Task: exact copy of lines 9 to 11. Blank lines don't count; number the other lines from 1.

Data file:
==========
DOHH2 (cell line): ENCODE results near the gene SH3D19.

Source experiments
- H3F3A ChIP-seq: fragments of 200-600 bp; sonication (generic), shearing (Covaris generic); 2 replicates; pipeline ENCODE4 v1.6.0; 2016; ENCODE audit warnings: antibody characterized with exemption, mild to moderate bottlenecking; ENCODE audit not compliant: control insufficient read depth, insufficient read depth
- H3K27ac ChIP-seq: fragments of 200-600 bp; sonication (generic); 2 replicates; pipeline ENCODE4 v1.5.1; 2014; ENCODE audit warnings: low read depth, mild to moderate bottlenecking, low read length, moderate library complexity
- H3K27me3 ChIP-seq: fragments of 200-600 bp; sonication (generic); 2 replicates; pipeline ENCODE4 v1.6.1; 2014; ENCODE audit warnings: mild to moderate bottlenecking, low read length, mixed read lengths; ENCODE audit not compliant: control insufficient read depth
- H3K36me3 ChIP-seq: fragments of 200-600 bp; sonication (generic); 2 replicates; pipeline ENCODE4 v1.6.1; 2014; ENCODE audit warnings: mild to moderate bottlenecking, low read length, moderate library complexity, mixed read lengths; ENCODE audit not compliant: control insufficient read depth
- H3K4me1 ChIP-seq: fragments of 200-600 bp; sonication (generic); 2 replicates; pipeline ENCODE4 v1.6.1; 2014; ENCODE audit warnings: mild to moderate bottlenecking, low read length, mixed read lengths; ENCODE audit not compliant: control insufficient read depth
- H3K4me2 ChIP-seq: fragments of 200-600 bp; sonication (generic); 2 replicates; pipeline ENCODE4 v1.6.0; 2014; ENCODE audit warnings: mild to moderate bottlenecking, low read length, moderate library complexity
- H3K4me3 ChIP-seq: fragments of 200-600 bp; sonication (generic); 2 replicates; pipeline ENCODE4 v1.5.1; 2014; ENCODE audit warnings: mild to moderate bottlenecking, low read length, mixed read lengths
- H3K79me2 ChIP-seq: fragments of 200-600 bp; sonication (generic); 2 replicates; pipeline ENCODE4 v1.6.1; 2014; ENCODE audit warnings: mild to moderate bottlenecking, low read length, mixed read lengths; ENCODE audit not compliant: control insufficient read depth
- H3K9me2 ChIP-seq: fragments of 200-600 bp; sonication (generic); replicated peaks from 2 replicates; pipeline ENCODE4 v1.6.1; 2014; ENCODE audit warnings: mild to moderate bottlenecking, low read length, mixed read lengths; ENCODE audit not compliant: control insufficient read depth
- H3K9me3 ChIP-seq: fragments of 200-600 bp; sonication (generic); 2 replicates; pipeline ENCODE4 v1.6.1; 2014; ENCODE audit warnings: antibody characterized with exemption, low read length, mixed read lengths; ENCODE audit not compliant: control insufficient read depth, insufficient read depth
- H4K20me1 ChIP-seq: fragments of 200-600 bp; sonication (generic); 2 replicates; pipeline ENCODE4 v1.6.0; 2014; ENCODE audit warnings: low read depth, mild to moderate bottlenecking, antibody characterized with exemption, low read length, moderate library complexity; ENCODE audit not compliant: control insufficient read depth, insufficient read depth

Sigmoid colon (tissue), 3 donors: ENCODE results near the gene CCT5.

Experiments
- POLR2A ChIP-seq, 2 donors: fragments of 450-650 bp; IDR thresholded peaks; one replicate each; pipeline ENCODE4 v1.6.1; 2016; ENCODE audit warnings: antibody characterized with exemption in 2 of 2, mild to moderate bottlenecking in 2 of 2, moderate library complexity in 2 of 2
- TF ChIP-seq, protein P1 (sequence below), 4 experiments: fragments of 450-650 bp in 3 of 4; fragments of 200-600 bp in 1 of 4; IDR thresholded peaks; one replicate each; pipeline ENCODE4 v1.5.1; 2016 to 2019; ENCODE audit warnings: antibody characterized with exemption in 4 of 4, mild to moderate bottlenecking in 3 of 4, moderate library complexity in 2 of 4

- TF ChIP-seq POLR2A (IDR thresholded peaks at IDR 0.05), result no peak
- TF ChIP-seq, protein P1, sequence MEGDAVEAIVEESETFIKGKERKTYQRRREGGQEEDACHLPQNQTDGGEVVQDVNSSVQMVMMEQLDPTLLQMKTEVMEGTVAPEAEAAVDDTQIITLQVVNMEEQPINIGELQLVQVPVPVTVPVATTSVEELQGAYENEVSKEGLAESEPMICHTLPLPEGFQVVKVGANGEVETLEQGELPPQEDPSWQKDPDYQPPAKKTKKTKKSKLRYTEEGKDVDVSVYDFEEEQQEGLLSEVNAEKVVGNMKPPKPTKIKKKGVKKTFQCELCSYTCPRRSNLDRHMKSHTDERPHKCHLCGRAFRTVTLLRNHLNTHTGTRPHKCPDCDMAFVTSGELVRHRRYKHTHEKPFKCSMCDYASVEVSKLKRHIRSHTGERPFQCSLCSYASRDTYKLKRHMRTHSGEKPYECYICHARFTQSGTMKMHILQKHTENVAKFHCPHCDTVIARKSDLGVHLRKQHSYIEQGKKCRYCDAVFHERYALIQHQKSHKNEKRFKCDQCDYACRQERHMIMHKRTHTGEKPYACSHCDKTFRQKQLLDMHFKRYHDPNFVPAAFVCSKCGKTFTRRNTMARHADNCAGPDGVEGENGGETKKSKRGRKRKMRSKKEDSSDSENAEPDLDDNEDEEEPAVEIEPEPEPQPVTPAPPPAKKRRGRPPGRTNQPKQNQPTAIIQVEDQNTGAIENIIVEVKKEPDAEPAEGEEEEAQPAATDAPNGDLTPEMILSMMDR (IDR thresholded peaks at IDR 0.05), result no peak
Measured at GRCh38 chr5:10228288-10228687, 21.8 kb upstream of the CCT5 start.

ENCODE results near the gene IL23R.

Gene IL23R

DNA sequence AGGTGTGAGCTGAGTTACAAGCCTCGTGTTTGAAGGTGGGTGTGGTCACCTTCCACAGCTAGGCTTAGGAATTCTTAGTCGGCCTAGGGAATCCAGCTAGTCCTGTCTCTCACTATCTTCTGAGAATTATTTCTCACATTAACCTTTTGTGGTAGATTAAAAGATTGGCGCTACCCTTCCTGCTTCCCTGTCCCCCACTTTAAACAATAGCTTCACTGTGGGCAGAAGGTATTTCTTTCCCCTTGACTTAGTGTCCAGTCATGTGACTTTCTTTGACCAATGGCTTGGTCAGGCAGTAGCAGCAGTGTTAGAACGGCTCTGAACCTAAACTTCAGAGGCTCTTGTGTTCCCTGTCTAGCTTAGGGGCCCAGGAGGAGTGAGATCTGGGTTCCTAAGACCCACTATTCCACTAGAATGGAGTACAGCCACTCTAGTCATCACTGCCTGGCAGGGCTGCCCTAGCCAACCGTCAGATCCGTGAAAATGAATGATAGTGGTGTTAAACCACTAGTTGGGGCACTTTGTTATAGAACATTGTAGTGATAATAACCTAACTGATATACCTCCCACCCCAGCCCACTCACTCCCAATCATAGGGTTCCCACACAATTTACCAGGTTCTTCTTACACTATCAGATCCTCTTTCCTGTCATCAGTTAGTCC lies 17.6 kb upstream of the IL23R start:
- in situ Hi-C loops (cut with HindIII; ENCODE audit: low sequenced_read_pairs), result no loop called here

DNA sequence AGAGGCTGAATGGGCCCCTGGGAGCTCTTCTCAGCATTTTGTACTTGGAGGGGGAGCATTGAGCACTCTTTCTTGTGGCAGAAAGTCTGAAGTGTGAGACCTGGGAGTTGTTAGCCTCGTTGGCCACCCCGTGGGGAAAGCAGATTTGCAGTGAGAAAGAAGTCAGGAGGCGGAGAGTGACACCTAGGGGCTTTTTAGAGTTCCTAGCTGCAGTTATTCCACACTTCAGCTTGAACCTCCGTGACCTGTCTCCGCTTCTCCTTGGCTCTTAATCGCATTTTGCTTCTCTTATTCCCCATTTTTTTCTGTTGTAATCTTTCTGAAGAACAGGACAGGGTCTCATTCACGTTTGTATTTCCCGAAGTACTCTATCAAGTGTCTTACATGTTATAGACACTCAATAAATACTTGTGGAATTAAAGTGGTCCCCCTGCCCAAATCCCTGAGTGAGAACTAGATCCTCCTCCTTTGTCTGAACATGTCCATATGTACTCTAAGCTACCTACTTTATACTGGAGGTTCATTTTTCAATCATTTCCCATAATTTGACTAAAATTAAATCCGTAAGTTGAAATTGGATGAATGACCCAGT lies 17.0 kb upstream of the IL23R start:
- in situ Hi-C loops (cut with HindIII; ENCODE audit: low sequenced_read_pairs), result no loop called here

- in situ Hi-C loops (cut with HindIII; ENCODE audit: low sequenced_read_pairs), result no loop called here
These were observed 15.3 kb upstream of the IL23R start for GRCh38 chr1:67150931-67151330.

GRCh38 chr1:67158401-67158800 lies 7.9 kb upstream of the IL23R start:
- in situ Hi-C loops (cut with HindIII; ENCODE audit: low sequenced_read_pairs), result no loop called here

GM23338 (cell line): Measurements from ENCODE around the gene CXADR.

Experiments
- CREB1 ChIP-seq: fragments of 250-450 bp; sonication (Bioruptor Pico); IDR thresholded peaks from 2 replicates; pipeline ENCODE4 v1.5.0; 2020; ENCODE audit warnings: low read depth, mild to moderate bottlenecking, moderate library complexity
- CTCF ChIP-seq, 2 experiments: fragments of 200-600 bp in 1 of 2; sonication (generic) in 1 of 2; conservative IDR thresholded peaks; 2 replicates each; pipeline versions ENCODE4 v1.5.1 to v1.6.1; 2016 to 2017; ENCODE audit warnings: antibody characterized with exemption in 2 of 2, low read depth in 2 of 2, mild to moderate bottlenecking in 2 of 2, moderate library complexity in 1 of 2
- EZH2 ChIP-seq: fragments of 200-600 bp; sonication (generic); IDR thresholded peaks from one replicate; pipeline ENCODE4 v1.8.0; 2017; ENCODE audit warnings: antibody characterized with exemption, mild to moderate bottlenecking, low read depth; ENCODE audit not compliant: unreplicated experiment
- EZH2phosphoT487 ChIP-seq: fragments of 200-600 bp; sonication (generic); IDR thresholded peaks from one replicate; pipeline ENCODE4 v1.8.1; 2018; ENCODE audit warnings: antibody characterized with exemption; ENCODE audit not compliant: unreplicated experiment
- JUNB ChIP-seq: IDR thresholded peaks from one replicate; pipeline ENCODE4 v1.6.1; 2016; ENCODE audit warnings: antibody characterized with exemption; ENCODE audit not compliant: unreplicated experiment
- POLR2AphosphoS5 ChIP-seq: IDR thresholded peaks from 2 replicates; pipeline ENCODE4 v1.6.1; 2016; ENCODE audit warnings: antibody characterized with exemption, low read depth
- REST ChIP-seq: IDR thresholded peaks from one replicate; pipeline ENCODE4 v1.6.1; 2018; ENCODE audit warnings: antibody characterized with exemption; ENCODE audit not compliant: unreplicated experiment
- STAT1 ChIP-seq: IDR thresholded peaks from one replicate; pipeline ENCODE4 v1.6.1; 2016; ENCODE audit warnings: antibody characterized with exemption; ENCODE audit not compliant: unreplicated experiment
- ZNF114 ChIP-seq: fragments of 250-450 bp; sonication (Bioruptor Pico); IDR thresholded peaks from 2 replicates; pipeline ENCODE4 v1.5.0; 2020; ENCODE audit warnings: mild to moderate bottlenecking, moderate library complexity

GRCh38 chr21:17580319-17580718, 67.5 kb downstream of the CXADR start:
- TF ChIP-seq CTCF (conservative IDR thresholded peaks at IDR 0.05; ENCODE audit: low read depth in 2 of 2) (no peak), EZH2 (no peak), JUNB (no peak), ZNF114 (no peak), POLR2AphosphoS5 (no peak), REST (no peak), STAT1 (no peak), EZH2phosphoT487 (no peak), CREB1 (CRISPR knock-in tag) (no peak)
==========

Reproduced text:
- H3K4me3 ChIP-seq: fragments of 200-600 bp; sonication (generic); 2 replicates; pipeline ENCODE4 v1.5.1; 2014; ENCODE audit warnings: mild to moderate bottlenecking, low read length, mixed read lengths
- H3K79me2 ChIP-seq: fragments of 200-600 bp; sonication (generic); 2 replicates; pipeline ENCODE4 v1.6.1; 2014; ENCODE audit warnings: mild to moderate bottlenecking, low read length, mixed read lengths; ENCODE audit not compliant: control insufficient read depth
- H3K9me2 ChIP-seq: fragments of 200-600 bp; sonication (generic); replicated peaks from 2 replicates; pipeline ENCODE4 v1.6.1; 2014; ENCODE audit warnings: mild to moderate bottlenecking, low read length, mixed read lengths; ENCODE audit not compliant: control insufficient read depth